That moment was all about politics and the management of the Sacramento-San Joaquin River Delta, the troubled crossroads of California's two longest rivers.
It happened in Fresno when Republican Congress Member Doc Hastings from central Washington glared at the empty chair among the witnesses. Felicia Marcus, chairwoman of the State Water Resources Control Board, canceled her appearance.
Her letter said she couldn't testify because of a pending appeal on the state's emergency drought water-management affecting the delta. A lot of San Joaquin Valley farmers buy Northern California river water pumped through the delta.
Marcus said such issues related to the emergency order need to be vetted in a publicly noticed process. Testimony before the congressional hearing would not be appropriate, the letter said.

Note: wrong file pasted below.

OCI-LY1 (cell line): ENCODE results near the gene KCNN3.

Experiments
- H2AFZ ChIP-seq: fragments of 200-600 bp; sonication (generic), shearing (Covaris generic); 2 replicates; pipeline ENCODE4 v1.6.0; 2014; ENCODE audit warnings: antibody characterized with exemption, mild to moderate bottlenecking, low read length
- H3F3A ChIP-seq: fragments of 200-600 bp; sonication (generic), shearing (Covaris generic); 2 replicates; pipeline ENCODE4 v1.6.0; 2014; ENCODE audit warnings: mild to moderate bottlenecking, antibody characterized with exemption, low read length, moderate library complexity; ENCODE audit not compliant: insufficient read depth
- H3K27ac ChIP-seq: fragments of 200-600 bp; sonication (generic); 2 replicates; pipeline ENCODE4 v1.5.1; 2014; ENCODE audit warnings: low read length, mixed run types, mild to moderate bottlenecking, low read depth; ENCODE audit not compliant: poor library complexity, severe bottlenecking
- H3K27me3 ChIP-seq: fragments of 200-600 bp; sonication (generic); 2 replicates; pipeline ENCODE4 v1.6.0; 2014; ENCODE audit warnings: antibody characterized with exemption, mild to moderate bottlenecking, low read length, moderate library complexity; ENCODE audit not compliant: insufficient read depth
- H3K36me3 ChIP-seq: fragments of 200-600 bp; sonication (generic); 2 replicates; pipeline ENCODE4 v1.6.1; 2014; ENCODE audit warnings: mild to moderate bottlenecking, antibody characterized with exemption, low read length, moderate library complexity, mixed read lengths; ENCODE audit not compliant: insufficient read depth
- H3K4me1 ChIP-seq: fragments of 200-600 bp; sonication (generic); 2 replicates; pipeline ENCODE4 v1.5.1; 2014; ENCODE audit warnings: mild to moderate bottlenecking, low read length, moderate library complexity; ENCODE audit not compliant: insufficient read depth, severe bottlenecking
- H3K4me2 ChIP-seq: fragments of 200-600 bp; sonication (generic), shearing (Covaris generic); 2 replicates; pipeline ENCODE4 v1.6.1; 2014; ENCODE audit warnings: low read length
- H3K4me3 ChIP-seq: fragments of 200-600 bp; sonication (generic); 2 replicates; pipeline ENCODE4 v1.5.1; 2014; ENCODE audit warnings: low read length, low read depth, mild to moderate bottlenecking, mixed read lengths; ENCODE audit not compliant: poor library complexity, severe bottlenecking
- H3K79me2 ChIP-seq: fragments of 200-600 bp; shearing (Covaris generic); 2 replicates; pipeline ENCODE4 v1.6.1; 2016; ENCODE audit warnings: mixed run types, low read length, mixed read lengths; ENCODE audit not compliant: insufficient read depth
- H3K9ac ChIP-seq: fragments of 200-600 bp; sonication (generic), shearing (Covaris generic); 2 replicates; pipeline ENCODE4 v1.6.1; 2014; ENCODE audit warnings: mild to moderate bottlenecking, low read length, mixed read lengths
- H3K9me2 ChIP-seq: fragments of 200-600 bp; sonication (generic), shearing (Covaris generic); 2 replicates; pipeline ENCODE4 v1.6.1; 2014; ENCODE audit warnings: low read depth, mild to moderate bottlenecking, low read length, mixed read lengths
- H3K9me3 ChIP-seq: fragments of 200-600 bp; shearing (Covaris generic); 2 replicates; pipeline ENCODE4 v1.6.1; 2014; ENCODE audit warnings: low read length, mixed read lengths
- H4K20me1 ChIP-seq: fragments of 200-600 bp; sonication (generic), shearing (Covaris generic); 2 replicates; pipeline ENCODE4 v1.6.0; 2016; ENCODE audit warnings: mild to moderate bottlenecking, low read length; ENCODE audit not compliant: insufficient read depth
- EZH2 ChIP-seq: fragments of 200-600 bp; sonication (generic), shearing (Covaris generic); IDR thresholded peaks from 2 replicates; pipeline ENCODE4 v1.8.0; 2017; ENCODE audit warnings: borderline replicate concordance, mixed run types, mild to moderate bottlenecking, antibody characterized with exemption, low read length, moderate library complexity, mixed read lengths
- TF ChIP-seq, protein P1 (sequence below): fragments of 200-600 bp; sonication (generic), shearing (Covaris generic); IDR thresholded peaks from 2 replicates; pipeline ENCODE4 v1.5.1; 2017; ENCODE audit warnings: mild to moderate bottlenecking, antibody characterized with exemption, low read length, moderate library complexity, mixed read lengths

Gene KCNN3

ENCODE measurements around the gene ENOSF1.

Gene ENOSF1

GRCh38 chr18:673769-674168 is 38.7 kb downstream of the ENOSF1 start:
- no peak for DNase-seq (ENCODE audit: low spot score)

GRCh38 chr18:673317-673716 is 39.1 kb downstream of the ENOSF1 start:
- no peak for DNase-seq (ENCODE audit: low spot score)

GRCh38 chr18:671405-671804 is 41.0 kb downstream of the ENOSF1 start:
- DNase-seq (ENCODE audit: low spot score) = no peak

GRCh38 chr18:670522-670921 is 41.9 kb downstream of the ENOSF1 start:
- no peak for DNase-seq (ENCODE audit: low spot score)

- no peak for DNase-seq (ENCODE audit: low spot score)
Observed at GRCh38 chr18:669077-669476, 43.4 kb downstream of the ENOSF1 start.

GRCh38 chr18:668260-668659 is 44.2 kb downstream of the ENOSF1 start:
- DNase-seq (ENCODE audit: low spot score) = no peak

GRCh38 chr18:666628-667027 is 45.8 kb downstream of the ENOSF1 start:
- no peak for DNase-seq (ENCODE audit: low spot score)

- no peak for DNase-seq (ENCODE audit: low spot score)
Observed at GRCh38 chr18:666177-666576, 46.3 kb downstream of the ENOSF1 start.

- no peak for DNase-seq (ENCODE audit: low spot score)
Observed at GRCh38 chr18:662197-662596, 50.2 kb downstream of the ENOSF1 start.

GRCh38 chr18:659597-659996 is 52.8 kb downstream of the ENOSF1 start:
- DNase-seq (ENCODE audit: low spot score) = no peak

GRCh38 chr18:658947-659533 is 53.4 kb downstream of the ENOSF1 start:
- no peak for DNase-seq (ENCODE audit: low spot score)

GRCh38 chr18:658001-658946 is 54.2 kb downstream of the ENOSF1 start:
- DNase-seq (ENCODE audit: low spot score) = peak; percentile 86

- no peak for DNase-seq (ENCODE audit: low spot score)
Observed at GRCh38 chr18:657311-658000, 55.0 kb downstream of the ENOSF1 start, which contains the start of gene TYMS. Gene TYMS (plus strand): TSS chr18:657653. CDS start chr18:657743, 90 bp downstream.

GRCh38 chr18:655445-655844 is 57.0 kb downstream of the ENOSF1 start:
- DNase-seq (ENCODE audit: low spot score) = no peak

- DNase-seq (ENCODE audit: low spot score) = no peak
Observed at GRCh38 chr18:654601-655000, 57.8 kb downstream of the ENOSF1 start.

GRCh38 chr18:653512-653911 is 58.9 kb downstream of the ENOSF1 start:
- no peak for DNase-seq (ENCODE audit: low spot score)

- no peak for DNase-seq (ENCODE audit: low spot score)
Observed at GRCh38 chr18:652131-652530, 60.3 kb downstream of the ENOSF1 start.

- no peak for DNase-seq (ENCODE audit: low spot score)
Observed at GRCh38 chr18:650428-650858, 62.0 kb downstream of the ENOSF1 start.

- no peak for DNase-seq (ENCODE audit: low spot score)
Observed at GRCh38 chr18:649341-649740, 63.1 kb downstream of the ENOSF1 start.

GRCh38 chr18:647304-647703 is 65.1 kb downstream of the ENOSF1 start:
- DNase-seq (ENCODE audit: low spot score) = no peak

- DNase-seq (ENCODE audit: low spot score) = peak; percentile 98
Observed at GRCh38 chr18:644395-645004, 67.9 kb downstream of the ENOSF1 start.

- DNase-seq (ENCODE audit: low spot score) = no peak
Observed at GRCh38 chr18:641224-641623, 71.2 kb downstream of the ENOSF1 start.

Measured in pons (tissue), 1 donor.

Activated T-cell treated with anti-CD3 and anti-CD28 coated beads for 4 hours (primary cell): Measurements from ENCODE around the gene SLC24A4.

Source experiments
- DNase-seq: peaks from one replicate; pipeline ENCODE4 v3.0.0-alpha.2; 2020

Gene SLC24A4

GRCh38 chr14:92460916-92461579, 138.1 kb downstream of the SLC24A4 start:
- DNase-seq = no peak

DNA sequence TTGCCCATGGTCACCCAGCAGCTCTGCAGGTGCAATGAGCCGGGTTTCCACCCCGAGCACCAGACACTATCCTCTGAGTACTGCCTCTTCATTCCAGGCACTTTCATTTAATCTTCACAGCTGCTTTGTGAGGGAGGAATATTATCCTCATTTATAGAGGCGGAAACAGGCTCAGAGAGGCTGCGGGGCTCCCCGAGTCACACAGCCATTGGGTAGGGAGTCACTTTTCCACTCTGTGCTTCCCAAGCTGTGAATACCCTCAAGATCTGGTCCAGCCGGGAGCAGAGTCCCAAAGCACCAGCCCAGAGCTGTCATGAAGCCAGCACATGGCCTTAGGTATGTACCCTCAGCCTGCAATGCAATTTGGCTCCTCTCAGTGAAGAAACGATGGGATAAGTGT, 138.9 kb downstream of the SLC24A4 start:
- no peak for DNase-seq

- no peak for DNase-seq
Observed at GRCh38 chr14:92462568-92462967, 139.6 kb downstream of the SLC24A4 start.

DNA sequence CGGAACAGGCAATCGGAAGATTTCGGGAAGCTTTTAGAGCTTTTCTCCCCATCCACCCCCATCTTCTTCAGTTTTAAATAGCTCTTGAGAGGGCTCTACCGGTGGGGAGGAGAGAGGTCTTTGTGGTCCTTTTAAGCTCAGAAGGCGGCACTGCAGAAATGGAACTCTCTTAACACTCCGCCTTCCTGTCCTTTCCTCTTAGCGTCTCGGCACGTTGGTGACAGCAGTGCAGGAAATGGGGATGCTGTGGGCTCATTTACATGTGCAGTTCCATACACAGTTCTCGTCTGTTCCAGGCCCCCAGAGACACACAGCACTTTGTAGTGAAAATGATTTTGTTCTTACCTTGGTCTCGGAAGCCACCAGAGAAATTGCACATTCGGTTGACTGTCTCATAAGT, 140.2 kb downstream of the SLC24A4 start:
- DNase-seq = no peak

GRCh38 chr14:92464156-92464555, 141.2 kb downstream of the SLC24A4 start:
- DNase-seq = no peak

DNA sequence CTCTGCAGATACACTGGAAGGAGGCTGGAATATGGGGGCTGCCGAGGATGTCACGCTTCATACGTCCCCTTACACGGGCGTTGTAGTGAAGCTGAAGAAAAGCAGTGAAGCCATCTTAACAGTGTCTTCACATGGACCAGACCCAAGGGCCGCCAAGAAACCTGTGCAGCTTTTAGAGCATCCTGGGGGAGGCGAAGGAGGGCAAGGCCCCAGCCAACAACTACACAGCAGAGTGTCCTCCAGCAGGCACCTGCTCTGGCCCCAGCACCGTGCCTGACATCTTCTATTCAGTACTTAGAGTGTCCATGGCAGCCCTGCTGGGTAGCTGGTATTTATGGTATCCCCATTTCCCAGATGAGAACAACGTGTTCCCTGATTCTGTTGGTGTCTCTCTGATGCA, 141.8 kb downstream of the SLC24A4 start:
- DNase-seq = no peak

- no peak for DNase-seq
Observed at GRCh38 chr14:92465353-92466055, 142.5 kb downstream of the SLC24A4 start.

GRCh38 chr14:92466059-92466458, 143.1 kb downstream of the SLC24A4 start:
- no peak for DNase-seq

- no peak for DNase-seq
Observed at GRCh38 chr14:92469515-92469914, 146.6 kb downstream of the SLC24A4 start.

Hastings, chairman of the House Natural Resources Committee hearing, said he was very disappointed. Others mentioned her absence as well.
Clearly, he and other congress members wanted to confront the state about water cutbacks at the delta, as the Fresno hearing explored construction of dams and relaxing of environmental regulation.
The same emergency water order was at the center of the Firebaugh rally. Ag leaders were worried the state's order was too focused on providing water for health and safety, excluding farms completely.
The state obliged and tweaked the order to include farm and other uses if any water is available after health and safety is covered.
My point here is that this is a highly political and complex process now leaping before the public in emotional settings. Seldom is there adequate time to explain everything -- such as the absence of the state board at a congressional hearing.